Numerous traditions have been practiced by Jewish communities and families in different parts of the world. The Ashkenazi custom of Schlissel Challah has become very widespread. The Mimouna, a North African celebration, is tradition which is gaining popularity outside of the North African communities. I was aware of the Mimouna, but the Schlissel Challah was new to me. It was featured in this week’s Jewish Food Society <firstname.lastname@example.org>, a nice periodic newsletter.
The Shlissel (key in Yiddish) challah is baked for the first Shabbat after Pesach. Many women shape the dough like a key, others place a key inside the dough. The loaf is sprinkled with sesame seeds to represent the manna on which the ancient Israelites subsisted while wondering in the desert. Some believe that the key represents the keys to the gates of the Promise Land that the ancient Israelites received during Passover. Thus special challah is supposed to bring a blessing for good fortune to the home.
A number of Hasidic rebbes have referred to the Schlissel Challah. Rabbi Pinchas Shapiro of Koritz (born 1726), a student of the Baal Shem Tov, wrote that the reason to bake this bread on the Shabbat following Pesach is that during Pesach, the gates to Heaven were opened and remain open until Pesach Sheni ( almost one month after the start of Pesach). The Apter Rebbe mentioned the custom and wrote that the gates to Heaven were opened to Jewish prayers the entire Pesach and we must be opened with the Mitzvah of Shabbat observance.
Mimouna is a joyous Moroccan post Pesach festival of springtime, friends, family, and good fortune. It’s celebrated with outdoor parties and picnics wherever Jews of Moroccan descent have settled. It was celebrated in Morocco by the entire neighborhood, Jews and Muslims alike. The Maimuna is seen as a way to reintroduce chametz, the leavened foods not eaten during Pesach.
The exact origins of the name and holiday are unknown — does it mark the anniversary of the death of Maimon ben Yosef, the father of Maimonides; does the name come from the Hebrew word “emunah” (faith); or is it derived from the Arabic word “ma’amoun” (wealth)? It could, like other spring festivities, just be the remains of an earlier pagan celebration. Regardless, Mimouna has become a widely celebrated and wildly popular event on the Jewish calendar in Israel and all over the world. Moroccan-Israelis see the holiday as an important symbol of their heritage.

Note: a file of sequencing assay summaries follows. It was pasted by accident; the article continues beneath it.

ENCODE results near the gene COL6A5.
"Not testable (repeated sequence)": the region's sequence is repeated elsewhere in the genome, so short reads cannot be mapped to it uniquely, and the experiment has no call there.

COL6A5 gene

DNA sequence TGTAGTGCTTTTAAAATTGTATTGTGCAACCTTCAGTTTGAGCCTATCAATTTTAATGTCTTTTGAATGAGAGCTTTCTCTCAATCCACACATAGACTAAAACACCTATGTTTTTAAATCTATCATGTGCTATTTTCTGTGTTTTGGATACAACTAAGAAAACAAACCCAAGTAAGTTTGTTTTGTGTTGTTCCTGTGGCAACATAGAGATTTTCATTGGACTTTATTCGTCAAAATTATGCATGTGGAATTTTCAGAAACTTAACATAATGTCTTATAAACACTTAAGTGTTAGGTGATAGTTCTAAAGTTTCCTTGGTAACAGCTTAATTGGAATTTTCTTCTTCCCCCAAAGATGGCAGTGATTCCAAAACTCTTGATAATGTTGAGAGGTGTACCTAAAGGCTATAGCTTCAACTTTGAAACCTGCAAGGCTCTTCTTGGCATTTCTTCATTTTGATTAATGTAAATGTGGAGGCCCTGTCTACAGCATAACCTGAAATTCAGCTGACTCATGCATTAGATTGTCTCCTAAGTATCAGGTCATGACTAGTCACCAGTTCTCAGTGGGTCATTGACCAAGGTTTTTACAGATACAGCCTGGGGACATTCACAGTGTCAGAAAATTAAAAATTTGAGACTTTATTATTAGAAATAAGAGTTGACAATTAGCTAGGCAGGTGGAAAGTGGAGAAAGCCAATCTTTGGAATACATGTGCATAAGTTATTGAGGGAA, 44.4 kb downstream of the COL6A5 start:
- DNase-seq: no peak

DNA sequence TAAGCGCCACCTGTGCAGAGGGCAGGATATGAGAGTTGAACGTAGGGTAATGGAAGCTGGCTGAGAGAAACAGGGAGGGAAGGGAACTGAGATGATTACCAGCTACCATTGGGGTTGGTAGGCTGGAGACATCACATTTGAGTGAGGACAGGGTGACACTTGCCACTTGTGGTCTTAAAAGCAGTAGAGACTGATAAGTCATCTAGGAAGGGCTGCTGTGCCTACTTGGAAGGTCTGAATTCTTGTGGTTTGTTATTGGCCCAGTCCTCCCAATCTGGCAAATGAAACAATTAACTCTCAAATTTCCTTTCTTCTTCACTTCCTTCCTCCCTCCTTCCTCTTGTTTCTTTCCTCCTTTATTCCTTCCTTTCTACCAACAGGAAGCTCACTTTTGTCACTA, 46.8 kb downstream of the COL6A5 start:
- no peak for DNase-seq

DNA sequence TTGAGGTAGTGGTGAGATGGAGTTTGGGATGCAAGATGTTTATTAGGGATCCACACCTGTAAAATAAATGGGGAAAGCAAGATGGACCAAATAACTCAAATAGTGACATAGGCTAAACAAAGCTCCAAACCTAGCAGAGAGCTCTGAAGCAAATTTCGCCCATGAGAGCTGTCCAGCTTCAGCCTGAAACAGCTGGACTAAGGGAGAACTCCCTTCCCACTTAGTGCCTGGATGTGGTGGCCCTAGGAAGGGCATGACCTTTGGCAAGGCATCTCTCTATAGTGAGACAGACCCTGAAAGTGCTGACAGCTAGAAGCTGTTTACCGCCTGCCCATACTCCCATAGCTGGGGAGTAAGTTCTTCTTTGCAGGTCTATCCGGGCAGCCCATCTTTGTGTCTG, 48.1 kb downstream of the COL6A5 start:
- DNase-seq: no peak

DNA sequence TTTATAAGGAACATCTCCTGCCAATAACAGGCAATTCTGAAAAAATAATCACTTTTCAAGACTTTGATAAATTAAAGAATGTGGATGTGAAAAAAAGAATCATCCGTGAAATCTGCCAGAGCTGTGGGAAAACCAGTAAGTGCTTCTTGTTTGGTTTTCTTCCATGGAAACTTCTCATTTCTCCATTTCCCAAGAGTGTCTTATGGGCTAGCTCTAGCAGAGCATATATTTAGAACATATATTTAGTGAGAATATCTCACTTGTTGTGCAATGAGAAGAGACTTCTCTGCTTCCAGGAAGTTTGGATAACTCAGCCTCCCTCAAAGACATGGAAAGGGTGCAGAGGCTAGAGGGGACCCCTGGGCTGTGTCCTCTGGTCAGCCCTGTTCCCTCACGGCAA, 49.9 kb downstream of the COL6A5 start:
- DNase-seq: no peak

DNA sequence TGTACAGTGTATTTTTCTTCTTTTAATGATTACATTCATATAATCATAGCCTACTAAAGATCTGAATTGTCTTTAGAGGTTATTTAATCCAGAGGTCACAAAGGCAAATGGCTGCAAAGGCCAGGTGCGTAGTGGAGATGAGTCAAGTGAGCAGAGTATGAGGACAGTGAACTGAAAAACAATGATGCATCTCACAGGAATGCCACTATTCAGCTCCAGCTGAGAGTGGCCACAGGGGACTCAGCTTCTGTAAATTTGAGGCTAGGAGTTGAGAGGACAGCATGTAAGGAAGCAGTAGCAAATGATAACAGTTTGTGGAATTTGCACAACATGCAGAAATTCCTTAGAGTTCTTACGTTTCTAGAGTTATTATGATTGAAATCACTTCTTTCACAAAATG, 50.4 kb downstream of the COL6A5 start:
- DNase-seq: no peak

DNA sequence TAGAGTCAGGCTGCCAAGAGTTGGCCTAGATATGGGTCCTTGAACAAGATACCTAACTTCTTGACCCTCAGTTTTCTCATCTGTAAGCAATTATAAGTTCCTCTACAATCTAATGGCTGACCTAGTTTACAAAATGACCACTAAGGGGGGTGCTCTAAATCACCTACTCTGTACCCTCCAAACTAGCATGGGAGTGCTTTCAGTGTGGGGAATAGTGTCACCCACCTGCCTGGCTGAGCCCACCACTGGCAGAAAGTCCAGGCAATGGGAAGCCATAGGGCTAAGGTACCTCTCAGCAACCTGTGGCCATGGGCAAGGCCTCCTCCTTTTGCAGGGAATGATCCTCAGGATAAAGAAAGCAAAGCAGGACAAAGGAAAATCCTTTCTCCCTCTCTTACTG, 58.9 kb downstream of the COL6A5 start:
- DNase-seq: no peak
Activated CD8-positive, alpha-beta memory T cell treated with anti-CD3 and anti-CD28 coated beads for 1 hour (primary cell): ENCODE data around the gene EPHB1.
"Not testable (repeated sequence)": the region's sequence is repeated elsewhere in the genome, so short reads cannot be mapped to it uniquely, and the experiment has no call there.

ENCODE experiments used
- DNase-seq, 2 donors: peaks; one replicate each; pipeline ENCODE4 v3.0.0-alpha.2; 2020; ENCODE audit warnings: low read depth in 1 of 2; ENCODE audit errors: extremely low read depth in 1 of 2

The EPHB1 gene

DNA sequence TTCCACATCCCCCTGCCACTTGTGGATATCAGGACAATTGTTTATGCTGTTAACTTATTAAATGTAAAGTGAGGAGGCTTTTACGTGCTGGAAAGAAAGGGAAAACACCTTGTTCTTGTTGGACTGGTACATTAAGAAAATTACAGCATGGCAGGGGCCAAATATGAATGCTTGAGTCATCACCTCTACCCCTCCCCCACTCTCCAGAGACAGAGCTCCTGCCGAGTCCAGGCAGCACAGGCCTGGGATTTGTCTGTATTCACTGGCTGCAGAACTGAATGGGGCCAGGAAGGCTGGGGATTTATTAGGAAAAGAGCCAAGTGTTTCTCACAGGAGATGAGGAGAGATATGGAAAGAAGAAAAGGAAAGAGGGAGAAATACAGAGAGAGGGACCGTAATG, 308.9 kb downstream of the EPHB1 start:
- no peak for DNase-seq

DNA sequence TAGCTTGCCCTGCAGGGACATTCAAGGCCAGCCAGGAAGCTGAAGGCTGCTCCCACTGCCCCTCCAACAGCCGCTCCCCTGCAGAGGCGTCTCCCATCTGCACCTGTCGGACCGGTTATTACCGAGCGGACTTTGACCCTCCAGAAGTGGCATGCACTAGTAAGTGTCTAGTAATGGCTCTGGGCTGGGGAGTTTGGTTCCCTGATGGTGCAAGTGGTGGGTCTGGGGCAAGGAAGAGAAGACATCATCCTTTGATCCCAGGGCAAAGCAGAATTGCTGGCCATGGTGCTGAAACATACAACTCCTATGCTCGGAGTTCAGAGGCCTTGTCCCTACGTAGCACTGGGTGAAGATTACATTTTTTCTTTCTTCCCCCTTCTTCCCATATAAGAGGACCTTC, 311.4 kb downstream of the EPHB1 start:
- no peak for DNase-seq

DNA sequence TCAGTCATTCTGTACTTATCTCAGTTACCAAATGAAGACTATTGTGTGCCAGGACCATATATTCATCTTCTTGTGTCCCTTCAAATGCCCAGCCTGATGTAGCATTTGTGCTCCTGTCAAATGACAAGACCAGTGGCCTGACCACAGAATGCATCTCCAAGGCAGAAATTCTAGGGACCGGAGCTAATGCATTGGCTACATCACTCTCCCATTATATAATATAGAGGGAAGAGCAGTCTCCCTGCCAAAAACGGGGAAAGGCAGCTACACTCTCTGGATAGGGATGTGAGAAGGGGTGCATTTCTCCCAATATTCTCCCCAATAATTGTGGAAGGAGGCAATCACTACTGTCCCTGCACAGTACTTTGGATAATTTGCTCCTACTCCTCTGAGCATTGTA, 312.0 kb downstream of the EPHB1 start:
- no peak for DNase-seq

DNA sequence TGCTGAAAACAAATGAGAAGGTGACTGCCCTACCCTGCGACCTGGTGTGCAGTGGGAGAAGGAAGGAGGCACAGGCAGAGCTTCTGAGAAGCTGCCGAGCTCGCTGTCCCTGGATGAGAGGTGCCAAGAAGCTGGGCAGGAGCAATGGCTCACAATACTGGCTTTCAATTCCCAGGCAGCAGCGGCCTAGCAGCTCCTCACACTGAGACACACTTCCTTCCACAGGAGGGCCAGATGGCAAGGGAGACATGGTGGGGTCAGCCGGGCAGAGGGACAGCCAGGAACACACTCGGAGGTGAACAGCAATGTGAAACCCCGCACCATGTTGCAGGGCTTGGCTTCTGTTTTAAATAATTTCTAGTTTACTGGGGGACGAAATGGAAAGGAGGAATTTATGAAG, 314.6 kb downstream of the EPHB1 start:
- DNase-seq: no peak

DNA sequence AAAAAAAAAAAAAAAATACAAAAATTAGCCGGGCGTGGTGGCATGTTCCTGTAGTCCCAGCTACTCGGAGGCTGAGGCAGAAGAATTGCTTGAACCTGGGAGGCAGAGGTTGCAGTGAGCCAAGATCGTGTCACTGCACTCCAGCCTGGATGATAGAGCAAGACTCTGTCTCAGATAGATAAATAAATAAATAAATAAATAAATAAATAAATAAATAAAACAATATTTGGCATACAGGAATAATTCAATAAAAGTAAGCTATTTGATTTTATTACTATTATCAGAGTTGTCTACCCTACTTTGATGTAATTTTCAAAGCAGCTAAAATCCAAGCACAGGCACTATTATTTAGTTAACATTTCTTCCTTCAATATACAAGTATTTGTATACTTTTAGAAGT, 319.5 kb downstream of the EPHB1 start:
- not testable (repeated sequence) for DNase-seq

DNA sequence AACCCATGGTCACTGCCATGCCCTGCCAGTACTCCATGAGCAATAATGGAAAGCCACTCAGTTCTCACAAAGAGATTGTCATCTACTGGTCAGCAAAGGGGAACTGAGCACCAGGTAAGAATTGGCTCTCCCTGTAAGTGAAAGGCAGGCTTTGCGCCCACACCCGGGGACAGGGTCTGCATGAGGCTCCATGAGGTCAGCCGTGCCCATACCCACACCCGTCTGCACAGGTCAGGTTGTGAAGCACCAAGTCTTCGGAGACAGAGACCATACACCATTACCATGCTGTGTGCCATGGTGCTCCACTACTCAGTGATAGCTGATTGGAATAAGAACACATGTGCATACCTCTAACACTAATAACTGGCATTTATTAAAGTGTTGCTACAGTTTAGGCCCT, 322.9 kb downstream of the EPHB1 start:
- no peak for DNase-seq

During eve of the Mimouna, homes are opened. The tradition was to visit several houses, drink a cup of tea, taste the mufleta and move on to the next house. Mufleta, a thin pancake eaten with honey, nuts, and dried fruit, is the most common food during the Mimouna. Other sweet treats may include orange jam, eggplant jam, marzipan, meringues.
As with most other Jewish celebrations, the foods served for the Mimouna are rich with symbolism. Talismans of luck, fertility,and prosperity are also found on the table. These could be a live goldfish in a glass bowl, a sign of luck, or a green tree branch. Five is associated with the hamsa (the hand-shaped amulet also popular among Moroccan Muslims as the hand of Fatima) and the five books of Moses. Five appears in five gold coins in a bowl of flour and five fava beans arranged on a pastry. Seven, as in the days of creation, is another significant number. The numerical value of the Hebrew word for luck, gad, is seven, and the numerical value of mazel, another word for luck is 77.
The piyut (Jewish liturgical poem) “Atem Yotze’i Ma’arav” is a beautifully documented by Rabbi David Buzaglo, who describes the tangible feeling of human brotherhood on this special holiday:
It’s spring, we all want to be outside. Remember, take care, be safe, and remain of good health and good spirits!